Scrawling will keep you in the game…
Woman Writing, August Macke, 1910
The English Romantics believed that the unconscious mind was a creative mind. They brought the idea of the unconscious — Unbewusste — over from their German counterparts. Coleridge and Company believed that tapping that unconscious could produce wonders. Coleridge’s Unbewusste, along with a dose of opium, seems to have created his weirdly majestic poem “Kubla Khan,” although, for whatever reason, the Unbewusste declined to finish it. You don’t have to believe in a primally creative unconscious to buy the idea that making contact with the part of the mind that produces dreams (and occasionally unexpected jokes and tangy insults) can also help you produce good writing.
Bear in mind that there are dangers in trying to tunnel under Habitual Self, just as there are in jumping over it. Listen to too much chanting, or do too much on your own, and you may find yourself falling asleep and waking up feeling refreshed but guilty at the end of your allotted writing time.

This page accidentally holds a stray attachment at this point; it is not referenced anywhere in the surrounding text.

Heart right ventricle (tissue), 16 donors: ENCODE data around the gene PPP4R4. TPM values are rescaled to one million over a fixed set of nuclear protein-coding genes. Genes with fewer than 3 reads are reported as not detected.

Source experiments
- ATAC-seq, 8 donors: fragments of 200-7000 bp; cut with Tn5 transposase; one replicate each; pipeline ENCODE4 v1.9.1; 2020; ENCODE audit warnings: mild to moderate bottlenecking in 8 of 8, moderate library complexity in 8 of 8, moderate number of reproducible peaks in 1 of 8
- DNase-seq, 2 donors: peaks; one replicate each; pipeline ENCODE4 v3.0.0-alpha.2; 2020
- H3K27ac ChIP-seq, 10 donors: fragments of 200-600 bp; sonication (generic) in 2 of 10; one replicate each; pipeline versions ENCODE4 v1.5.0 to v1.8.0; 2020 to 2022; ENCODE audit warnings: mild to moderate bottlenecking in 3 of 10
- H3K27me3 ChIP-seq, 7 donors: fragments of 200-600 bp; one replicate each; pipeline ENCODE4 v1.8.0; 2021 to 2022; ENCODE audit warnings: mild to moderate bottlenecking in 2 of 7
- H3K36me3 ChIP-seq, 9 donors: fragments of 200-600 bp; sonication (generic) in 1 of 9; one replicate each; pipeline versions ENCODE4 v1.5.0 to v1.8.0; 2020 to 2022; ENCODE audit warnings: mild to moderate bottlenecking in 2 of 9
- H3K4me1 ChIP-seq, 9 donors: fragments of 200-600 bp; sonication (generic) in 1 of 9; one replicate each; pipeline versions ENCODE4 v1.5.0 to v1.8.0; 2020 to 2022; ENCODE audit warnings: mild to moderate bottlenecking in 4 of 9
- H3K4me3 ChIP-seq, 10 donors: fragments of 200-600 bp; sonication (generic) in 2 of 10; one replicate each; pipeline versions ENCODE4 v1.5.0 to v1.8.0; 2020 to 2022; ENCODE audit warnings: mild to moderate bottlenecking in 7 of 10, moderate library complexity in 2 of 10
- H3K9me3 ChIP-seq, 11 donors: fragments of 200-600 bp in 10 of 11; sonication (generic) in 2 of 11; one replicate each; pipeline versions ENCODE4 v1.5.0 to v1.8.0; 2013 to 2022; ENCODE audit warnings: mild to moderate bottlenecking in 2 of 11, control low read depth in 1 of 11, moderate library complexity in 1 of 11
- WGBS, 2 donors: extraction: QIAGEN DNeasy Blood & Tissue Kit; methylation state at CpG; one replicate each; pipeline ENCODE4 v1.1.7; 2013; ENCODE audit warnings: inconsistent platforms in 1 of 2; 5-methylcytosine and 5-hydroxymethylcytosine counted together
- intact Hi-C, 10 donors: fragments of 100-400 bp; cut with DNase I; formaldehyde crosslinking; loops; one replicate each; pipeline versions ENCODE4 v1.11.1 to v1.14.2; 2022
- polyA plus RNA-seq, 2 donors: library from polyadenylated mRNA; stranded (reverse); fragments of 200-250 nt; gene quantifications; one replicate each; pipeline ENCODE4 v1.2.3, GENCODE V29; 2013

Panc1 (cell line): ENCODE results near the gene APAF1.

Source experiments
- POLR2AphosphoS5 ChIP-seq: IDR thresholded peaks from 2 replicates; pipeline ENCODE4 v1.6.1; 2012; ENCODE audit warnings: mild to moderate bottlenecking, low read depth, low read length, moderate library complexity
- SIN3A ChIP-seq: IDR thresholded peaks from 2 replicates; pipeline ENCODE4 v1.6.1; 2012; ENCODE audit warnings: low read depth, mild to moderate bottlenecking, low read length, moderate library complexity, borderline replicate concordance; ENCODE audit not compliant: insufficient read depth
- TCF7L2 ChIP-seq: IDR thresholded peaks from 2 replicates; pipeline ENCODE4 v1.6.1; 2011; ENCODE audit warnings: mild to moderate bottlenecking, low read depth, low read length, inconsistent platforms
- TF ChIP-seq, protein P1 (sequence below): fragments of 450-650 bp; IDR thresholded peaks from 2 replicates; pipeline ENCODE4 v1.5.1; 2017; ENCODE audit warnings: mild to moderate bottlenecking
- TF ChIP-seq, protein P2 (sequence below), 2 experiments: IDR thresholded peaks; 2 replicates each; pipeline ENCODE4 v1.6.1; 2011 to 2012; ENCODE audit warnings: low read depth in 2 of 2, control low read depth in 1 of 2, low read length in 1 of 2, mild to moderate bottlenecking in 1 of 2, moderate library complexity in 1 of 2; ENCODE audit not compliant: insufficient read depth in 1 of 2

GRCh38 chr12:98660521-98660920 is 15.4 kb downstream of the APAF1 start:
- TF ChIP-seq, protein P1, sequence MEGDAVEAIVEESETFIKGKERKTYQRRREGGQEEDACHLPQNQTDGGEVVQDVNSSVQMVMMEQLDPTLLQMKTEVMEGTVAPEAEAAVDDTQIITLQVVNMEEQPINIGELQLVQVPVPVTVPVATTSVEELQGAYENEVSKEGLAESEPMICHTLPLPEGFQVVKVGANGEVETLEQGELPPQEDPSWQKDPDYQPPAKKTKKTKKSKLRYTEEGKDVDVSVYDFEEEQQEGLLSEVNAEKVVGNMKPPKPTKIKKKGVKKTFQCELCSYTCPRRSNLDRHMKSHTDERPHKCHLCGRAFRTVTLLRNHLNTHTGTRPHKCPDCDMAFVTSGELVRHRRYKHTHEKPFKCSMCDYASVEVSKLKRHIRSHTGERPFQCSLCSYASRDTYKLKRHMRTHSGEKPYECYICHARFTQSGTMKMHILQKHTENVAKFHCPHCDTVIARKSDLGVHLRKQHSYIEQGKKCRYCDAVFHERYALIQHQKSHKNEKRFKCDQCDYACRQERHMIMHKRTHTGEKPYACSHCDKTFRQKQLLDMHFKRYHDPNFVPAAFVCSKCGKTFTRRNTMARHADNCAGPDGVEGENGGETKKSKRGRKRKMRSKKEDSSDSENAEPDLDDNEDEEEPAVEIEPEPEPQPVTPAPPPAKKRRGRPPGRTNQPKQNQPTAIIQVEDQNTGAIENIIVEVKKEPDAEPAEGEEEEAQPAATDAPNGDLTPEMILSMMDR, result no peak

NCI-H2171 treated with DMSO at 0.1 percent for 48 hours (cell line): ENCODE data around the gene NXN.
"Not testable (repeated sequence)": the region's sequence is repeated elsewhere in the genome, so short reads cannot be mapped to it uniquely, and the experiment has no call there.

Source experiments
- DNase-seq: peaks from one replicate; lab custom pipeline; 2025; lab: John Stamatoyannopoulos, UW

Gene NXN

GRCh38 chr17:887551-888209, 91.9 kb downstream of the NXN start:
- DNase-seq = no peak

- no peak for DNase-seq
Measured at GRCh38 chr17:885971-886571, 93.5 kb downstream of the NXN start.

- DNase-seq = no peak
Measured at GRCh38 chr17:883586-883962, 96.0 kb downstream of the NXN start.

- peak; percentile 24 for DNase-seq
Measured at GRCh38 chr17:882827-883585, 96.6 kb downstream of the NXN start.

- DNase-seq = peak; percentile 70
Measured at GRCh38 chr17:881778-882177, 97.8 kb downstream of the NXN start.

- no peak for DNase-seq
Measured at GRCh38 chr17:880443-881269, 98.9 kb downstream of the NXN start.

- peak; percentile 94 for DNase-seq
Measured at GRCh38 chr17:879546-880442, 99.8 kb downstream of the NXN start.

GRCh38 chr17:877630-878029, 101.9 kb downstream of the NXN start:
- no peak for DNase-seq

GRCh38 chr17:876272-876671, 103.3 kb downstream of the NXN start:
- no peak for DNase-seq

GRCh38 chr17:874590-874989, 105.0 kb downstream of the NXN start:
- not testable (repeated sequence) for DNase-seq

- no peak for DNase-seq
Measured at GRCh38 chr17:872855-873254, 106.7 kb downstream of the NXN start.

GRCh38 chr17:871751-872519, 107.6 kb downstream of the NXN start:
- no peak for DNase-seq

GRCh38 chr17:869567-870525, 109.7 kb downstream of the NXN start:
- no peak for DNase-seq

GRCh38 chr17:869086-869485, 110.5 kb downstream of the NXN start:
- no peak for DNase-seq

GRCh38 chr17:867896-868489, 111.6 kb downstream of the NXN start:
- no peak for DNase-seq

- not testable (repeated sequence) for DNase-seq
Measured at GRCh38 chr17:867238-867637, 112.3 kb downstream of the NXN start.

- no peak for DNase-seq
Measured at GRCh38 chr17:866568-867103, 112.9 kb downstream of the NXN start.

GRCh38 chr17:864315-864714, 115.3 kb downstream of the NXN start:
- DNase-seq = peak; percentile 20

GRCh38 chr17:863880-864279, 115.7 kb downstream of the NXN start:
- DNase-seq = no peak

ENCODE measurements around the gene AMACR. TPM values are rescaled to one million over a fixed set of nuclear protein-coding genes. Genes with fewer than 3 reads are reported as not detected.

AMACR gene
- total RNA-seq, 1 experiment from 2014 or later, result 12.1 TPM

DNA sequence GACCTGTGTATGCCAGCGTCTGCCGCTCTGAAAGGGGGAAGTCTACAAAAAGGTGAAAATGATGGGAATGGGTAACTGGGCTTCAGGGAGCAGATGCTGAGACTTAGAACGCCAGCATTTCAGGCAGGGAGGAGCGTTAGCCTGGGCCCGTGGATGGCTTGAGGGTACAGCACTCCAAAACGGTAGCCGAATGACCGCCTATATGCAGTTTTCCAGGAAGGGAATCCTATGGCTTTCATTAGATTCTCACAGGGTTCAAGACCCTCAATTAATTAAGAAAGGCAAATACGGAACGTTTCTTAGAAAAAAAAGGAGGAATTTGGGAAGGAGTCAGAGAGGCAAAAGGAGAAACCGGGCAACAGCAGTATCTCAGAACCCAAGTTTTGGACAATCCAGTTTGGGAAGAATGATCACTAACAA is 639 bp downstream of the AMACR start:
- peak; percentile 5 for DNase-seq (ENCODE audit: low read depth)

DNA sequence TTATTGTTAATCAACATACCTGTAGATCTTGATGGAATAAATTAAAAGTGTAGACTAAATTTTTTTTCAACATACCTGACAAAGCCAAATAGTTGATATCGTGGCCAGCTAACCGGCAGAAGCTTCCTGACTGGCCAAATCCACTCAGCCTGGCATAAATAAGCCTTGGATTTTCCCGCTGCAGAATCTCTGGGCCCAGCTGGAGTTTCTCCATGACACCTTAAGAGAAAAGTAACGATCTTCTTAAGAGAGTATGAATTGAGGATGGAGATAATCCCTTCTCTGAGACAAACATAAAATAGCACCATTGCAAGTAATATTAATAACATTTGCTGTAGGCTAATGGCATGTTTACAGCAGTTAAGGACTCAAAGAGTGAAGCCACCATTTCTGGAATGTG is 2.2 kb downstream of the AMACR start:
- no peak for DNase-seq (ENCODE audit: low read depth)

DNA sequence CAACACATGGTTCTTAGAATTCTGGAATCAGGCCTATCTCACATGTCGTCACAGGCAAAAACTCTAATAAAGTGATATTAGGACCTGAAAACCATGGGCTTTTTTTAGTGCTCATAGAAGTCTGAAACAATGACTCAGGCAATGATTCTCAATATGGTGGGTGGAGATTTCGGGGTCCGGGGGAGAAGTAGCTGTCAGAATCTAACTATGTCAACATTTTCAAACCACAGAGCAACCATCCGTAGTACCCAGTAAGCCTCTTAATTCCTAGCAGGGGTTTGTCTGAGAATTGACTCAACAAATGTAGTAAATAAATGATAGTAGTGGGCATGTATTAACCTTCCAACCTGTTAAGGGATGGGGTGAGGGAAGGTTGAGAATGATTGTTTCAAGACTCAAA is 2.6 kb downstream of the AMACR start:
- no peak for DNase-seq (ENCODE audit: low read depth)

There are subtler challenges, too. Get a little too deep into the twilight state and writing loses shape and direction. You may have lulled your Imps and burrowed your way through to the garden of your subconscious, but if the garden is weedy and wild, it’s not much of a victory. Don’t commit automatic writing — more illuminating to your therapist than to a reader. Stay at least two-thirds awake and alert. The simple act of typing or scrawling or cursively lettering (if you’re that much of an aesthete) will probably keep you in the game.